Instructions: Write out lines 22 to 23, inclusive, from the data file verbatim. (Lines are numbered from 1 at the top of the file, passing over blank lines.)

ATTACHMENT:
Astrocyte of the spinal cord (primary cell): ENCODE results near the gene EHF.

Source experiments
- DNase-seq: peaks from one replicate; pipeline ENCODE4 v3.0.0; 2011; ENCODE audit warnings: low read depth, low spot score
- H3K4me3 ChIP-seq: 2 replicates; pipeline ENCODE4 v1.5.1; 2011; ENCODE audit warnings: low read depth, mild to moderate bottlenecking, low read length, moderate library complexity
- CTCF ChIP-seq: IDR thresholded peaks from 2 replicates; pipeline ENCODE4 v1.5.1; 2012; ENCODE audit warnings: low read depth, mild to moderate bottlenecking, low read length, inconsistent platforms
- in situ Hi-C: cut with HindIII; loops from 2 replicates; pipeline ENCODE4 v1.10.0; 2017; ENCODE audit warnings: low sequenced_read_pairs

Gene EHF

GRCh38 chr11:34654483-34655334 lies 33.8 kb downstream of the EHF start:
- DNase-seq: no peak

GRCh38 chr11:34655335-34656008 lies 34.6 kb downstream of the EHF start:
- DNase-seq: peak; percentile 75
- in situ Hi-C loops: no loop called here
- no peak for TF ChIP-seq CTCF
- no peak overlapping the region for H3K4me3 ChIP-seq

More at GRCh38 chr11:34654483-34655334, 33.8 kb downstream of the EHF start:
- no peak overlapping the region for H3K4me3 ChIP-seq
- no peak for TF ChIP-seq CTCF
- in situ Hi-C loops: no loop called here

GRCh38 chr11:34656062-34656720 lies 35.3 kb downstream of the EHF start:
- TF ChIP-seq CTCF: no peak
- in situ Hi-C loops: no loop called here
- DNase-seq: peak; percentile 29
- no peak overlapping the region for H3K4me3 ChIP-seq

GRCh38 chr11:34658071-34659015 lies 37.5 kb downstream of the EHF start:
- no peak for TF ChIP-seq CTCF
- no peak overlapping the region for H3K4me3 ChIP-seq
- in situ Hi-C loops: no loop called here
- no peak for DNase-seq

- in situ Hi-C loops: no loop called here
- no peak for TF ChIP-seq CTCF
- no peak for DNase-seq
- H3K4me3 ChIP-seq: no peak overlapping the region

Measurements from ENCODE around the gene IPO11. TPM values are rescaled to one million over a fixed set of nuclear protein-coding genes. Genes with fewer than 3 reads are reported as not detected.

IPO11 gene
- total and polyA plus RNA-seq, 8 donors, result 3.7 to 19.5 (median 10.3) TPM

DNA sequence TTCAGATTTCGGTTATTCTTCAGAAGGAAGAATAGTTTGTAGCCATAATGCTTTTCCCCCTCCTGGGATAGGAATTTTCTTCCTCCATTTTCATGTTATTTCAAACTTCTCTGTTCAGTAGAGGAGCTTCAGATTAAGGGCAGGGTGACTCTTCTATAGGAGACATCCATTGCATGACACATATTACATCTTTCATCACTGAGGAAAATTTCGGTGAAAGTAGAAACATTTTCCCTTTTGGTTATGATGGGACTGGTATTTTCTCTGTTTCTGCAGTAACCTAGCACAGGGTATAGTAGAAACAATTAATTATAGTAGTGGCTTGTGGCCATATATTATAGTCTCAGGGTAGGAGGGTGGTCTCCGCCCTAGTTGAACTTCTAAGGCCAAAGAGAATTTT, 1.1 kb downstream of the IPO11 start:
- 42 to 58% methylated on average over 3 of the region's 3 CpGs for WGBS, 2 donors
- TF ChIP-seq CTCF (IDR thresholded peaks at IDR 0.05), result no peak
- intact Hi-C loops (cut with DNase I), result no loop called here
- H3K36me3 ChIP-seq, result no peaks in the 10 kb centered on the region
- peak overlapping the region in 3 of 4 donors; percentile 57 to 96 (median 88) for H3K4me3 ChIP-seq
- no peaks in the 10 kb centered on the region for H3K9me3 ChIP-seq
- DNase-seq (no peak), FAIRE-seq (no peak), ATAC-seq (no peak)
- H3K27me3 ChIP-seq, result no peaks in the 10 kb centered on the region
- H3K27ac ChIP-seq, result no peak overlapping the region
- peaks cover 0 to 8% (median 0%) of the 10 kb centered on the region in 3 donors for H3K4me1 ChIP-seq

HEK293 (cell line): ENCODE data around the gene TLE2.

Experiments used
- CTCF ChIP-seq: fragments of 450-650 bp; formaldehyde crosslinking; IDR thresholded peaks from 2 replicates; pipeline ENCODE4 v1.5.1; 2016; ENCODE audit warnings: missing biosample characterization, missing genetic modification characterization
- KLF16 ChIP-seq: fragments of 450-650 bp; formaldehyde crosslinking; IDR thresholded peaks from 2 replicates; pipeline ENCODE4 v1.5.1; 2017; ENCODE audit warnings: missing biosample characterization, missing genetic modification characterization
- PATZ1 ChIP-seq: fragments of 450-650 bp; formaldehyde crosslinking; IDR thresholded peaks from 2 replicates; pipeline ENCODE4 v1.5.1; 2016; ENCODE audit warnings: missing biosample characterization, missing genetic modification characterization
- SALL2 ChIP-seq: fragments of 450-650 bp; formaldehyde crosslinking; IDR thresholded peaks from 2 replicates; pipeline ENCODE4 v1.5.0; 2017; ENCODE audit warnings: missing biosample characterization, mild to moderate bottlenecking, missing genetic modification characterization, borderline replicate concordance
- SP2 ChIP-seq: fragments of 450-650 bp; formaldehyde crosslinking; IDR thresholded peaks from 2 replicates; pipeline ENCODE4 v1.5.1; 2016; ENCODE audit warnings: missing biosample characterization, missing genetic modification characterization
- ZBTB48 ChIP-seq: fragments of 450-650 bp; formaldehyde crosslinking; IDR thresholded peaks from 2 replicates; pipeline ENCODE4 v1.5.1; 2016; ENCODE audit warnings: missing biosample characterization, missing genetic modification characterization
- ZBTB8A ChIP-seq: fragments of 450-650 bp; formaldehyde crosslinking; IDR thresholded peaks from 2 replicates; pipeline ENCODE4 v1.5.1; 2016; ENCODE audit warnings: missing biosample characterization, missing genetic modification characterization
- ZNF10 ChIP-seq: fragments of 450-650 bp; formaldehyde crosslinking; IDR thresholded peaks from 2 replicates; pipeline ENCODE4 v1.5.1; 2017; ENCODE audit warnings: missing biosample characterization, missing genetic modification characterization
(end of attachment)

- DNase-seq: peak; percentile 29
- no peak overlapping the region for H3K4me3 ChIP-seq